Newspaper Giant Gannett Faces More Layoffs Amid Disastrous Quarter and Recession Fears

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Until August 2021, I was contracting with a Gannett/USA Today Network newspaper. One of their reporters was a friend and we had a podcast that had some success in our area. We were able to bring in local craftspeople and businesses to discuss their inspirations, hobbies, families, and how these all impacted what we did.

When I received the news that we could not continue with the podcast, it was almost two years old. To save money, the order was made to reduce contractor work. Gannett’s business decisions had not impacted our work before, but this was the first. The podcast was over, but I found myself with a local radio station and began working with a company that I love.

Working with the local newspaper on the podcast allowed me to see many things from the inside. I made friends with local reporters and got to know them well. I was impressed by how well they worked together. Unfortunately, they had to go through too many leadership changes due to budget cuts and restructuring.

Gannett owns a few papers in Louisiana. Except for the one I was with, it seemed that the papers were run by a skeleton staff. There were a couple of reporters, sales personnel, and the person in charge. Local journalism requires many different roles. These journalists include reporters for the city, education, sports, lifestyle, and political reporters.

However, recent Gannett filings show that things are only getting worse.

Gannett reported disappointing second-quarter financial results on Thursday. The company said that important revenue sources were down and costs were up, as well as a loss of $54million on revenues of $749million.

There are strong cost-cutting moves in the works. Maribel Perez Wadsworth from the Media Division warned staff about impending layoffs in a note. She warned that in the coming days, she would make painful but necessary reductions to staffing and eliminate some roles and positions that could have a negative impact on valued colleagues.

Gannett stock fell by another 28.5% during midmorning trades, after being down around 45% for the year. This indicates that Wall Street was not expecting such poor results.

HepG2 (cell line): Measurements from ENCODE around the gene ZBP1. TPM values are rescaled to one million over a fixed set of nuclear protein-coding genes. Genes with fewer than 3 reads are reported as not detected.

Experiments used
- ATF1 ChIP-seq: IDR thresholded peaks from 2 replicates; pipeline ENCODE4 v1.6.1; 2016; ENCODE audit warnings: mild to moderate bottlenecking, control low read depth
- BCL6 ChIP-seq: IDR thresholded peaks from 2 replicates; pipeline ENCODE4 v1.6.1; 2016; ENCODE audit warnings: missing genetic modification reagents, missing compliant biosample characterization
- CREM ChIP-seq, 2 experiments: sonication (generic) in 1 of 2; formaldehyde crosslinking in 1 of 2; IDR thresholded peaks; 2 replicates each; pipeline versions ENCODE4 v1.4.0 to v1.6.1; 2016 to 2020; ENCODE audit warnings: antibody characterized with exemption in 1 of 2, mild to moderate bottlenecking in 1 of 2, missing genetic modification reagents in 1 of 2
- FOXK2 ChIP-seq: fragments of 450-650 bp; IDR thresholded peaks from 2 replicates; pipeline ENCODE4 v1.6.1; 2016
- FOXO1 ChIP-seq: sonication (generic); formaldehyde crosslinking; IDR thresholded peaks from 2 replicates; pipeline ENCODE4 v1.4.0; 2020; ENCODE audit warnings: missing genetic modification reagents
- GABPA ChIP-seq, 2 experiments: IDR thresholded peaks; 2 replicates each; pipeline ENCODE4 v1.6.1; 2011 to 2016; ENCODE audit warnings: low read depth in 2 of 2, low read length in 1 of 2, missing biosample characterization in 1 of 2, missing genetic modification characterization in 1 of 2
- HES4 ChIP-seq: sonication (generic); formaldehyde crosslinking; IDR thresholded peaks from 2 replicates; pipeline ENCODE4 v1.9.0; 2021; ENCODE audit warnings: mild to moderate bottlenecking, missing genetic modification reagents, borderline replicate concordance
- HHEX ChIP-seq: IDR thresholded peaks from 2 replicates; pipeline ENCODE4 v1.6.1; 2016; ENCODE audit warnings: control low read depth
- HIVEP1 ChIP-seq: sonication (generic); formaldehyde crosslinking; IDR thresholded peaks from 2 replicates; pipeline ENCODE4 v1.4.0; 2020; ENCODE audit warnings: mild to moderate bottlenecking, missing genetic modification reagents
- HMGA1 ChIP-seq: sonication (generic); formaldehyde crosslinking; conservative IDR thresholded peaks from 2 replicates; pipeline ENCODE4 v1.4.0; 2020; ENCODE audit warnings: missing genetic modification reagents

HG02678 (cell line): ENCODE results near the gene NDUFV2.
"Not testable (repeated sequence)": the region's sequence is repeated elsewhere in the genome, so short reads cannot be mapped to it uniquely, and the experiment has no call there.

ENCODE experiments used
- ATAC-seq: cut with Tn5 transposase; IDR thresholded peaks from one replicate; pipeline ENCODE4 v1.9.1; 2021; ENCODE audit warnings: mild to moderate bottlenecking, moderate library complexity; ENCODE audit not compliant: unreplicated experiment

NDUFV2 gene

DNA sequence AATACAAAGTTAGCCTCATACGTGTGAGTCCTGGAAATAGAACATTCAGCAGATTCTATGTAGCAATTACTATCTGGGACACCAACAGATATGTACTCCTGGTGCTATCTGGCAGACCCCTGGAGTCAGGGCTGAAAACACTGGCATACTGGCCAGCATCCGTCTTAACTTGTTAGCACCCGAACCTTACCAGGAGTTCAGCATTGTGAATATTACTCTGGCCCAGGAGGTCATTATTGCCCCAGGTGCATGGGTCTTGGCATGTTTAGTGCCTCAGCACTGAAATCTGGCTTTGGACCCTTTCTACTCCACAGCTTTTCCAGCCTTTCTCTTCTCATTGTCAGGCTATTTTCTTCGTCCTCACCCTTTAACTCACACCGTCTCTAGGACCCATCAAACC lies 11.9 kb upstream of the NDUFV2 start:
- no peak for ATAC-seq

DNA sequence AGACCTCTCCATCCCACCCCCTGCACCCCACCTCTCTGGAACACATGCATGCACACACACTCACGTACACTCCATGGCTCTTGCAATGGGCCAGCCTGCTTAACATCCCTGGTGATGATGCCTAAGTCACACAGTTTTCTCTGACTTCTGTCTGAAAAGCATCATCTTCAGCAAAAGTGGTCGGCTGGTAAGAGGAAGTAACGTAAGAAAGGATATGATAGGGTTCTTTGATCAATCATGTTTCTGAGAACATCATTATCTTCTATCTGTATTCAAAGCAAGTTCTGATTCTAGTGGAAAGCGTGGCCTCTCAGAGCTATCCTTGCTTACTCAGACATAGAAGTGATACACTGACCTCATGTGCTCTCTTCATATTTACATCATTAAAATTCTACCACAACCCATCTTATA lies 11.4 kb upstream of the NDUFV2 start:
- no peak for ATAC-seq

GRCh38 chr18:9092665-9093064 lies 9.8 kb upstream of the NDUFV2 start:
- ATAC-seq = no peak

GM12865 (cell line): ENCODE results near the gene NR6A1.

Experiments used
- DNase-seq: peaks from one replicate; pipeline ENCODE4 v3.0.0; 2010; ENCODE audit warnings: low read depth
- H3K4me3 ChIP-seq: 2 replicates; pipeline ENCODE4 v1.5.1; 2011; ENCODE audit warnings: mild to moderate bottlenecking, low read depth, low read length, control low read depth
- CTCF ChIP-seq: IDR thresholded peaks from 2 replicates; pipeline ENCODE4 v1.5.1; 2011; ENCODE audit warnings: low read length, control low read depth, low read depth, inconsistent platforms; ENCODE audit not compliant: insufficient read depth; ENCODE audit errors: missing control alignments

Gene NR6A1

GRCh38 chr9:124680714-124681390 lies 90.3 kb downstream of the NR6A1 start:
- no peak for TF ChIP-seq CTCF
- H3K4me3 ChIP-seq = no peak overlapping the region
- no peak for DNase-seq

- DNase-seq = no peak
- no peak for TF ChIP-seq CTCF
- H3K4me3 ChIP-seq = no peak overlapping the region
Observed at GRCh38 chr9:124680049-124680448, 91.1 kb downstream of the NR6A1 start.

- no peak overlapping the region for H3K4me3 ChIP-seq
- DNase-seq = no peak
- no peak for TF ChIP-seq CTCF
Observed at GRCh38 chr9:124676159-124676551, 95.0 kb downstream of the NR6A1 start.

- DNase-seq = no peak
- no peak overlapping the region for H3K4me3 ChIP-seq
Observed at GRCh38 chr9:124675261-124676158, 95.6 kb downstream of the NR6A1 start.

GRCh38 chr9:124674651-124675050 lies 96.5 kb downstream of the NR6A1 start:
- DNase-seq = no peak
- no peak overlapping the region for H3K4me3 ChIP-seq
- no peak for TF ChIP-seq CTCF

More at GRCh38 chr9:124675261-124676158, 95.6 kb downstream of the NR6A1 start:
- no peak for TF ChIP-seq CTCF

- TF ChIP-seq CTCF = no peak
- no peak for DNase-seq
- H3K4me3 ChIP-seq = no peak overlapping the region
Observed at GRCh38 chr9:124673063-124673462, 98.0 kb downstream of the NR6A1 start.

Because I wanted to make it clear, I wrote the things I did before I got the news. The people are great. It was a pleasure to work with them. Local journalism can be a very different beast from national or regional journalism. As I mentioned, local journalists work hard to cover all the information they need and do it better than those on larger stages.

I’ve seen Gannett’s management do to its papers. Those reporters deserve more. Editors deserve more. Their strategy doesn’t seem to be working.

As companies cut their schedules, digital advertising fell short of expectations. Particularly problematic was programmatic advertising, which is priced according to digital traffic and not subscriptions.

Both print circulation, as well as print advertising, fell more than anticipated. Reed stated that losses in the future have been moved forward to 2022. Due to the high subscription prices, some customers are dropping print.

Cost-wise, there are increasing labor costs and rising expenses, which makes it more difficult to deliver printed papers at home. Newsprint costs are up 31% over last year. The overall cost of newsprint showed a slight increase year-to-year.

For the remainder of the year, inflationary pressures, economic uncertainty, and a possible recession are all possible. Therefore, the short-term operating environment is not expected to improve.

It’s easy to point out that most of this if it wasn’t all, could have been predicted. It’s not like the economy went down in this quarter. It has been growing for a while.

This isn’t the problem. Gannett has been making changes, restructuring, and cutting staff for many years. Each time is supposed to be the solution that stops the bleeding. They decided to concentrate on clicks and not subscriptions. They decided to stop trying to sell whole papers and instead focus on selling individual stories. It has taken a while for this crash to happen, and I’m not sure it is over.

Local journalism has been a part of my professional life most of the time. It is a joy and I wish all local reporters success. However, there comes a point when the product can only be as good as the company that produces it. Gannett’s product right now is proving that.